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Author Topic: 1VayNert throwing away BTC  (Read 3118 times)
BurtW
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November 20, 2011, 03:35:46 PM
 #1

Dear 1VayNert

It appears that you may have a bug in your transactions that is causing you to throw away 0.01 BTC on each transaction.  Thought you would like to know.

Example here:  http://blockexplorer.com/tx/9969603dca74d14d29d1d5f56b94c7872551607f8c2d6837ab9715c60721b50e

and http://blockexplorer.com/tx/8c8baf2e0529c0193ad3a583306a16fcc3e9cd271ba625e12bfd74261a46ad7c

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Gavin Andresen
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November 20, 2011, 05:18:21 PM
 #2

They're not throwing away 0.01 BTC, they just haven't redeemed them yet-- they're using valid-but-strange transactions.

How often do you get the chance to work on a potentially world-changing project?
BTCurious
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November 21, 2011, 12:13:51 AM
 #3

Output script:
Code:
04678afd04678afd OP_DROP OP_SHA256 894eeb82f9a851f5d1cb1be3249f58bc8d259963832c5e7474a76f7a859ee95c OP_EQUAL
So as far as I understand it:
It drops this first string (04678afd04678afd) from the stack, so ignore that. Then it hashes (SHA256) the next thing on the stack, which would be in the input script you use. Then that should be equal to the 89...95c part.

So basically these outputs can be claimed by a password.

theymos
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November 21, 2011, 12:30:48 AM
 #4

I'd guess the OP_DROP data is salt for the password.

Spends of these transactions could be intercepted and hijacked by miners. It would be better to do a regular public key transaction and attach the private key as AES-encrypted OP_DROP data. Another way might be to add a proof-of-work to the script so that miners don't have time to hijack the transaction before someone else includes it.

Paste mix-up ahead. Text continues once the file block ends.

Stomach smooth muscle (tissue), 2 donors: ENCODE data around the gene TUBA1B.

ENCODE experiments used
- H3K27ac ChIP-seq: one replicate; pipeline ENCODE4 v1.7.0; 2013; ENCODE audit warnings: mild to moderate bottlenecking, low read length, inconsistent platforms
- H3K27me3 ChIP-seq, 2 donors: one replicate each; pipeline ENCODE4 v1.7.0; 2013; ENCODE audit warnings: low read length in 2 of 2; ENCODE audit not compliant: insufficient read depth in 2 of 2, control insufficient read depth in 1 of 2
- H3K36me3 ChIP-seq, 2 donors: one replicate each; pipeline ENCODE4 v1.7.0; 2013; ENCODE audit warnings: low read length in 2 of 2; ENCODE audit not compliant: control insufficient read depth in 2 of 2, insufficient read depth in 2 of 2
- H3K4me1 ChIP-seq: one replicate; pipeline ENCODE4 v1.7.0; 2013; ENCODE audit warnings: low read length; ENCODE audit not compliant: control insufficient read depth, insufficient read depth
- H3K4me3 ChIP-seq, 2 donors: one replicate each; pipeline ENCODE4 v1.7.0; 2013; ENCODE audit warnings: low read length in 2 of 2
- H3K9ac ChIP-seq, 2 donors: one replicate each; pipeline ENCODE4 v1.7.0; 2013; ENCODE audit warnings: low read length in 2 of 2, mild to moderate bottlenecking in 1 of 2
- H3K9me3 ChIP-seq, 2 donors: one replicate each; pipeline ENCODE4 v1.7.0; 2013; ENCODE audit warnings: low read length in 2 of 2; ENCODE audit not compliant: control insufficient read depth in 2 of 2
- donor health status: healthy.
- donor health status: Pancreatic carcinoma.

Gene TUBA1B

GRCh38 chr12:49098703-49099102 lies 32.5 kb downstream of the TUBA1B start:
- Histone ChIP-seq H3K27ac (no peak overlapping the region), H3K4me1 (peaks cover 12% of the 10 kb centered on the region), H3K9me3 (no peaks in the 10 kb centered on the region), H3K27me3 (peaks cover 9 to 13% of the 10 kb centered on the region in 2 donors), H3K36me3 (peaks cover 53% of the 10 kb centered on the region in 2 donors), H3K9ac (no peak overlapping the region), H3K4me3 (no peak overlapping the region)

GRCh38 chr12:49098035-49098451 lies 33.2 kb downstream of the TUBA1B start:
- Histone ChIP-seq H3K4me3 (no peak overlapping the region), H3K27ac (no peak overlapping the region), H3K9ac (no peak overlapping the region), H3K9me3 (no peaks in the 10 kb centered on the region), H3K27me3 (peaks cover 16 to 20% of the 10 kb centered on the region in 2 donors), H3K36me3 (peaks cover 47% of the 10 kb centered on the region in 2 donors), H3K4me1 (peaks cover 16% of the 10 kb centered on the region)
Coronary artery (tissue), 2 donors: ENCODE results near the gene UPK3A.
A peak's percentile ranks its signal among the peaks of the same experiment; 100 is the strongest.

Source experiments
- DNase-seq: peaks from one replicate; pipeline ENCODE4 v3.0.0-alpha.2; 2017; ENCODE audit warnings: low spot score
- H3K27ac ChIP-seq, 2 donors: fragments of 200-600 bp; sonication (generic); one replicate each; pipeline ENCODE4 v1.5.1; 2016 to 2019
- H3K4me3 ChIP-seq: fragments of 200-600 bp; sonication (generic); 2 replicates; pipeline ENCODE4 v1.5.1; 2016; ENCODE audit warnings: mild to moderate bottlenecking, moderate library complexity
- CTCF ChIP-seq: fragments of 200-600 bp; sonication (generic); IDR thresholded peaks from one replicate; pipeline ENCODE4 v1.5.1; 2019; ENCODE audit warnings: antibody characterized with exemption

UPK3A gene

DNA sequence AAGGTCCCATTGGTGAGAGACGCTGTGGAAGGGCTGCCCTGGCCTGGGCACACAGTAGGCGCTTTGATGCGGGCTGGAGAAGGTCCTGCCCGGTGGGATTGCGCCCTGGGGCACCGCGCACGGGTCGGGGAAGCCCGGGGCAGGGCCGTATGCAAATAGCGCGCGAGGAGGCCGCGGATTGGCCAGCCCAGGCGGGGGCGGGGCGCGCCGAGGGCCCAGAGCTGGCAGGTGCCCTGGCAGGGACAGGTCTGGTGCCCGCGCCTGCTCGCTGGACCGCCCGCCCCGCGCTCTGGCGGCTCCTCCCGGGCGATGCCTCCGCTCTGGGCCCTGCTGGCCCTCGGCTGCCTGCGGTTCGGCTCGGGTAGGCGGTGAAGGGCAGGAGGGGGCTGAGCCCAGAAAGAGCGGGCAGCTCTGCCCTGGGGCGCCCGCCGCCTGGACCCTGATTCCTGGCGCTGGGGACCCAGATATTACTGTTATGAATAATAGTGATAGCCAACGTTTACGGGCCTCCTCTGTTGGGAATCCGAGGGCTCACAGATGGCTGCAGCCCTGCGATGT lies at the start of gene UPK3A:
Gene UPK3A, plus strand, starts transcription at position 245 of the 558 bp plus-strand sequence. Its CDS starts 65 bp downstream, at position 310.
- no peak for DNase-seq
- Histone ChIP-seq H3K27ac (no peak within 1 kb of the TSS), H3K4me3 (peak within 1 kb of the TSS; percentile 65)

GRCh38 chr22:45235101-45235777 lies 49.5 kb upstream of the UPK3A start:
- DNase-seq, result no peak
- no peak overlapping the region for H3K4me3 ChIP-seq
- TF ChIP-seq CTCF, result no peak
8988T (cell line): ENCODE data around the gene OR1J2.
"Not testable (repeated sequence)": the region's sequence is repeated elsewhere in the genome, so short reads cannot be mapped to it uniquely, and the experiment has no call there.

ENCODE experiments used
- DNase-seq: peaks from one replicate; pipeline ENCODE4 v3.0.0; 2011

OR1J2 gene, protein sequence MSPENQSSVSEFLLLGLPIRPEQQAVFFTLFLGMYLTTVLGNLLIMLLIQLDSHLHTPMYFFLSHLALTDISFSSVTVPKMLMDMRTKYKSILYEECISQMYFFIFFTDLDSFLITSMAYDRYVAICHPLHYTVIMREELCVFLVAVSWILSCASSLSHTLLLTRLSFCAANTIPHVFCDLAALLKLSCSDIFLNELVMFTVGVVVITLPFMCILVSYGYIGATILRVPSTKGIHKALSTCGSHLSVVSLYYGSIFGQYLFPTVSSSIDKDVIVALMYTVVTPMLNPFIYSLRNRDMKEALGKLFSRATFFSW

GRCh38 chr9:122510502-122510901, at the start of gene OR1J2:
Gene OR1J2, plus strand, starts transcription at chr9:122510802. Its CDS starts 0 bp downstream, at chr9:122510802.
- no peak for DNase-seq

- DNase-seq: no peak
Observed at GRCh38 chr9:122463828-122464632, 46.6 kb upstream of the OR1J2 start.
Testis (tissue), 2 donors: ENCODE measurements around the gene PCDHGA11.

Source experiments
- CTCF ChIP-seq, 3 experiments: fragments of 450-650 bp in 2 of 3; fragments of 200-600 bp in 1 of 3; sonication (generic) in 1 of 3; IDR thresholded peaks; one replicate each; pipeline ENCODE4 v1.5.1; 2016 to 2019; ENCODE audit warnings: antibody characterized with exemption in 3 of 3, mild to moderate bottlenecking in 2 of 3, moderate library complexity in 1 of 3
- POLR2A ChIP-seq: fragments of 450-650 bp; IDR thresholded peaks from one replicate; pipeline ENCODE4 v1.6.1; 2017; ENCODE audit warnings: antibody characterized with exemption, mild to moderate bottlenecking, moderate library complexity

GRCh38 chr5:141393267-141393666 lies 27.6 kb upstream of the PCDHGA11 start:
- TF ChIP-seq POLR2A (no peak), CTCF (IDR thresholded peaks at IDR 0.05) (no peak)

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November 21, 2011, 12:55:09 AM
 #5

That makes sense.

Also, all those transactions* seem to have the same password, too, so he would need to spend all of them at the same time.

*At least the two examples posted. 2 is a representative data sample, no?

DeepBit
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November 21, 2011, 11:24:33 AM
 #6

Another way might be to add a proof-of-work to the script so that miners don't have time to hijack the transaction before someone else includes it.
What do you mean by adding proof-of-work to the script ?

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November 21, 2011, 03:09:24 PM
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Learning a lot.  Thanks.

Our family was terrorized by Homeland Security.  Read all about it here:  http://www.jmwagner.com/ and http://www.burtw.com/  Any donations to help us recover from the $300,000 in legal fees and forced donations to the Federal Asset Forfeiture slush fund are greatly appreciated!
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November 21, 2011, 03:14:07 PM
 #8

What do you mean by adding proof-of-work to the script ?

Like this (using some disabled/not-yet-implemented Script features):
Code:
ScriptSig: password { [sig] [nonce] OP_DROP }

ScriptPubKey:
//give out the private key
[private key] OP_DROP

OP_3DUP OP_DUP

//check that scriptSig takes expected form
0 1 OP_SUBSTR 72 OP_EQUALVERIFY
73 1 OP_SUBSTR 4 OP_EQUALVERIFY
77 1 OP_SUBSTR { OP_DROP } OP_EQUALVERIFY
OP_SIZE 79 OP_NUMEQUALVERIFY

//check that the hash of scriptSig starts with many zeroes. This is indirectly a hash of the entire
//transaction, since the signature is on a hash of the transaction
OP_HASH256 0 10 OP_SUBSTR 0x00000000000000000000 OP_EQUALVERIFY

//verify signature
OP_EVAL
[pubKey] OP_CHECKSIGVERIFY

//check the password
OP_HASH256 [password hash] OP_EQUAL

({} denotes that something is in a string, not part of the script proper.)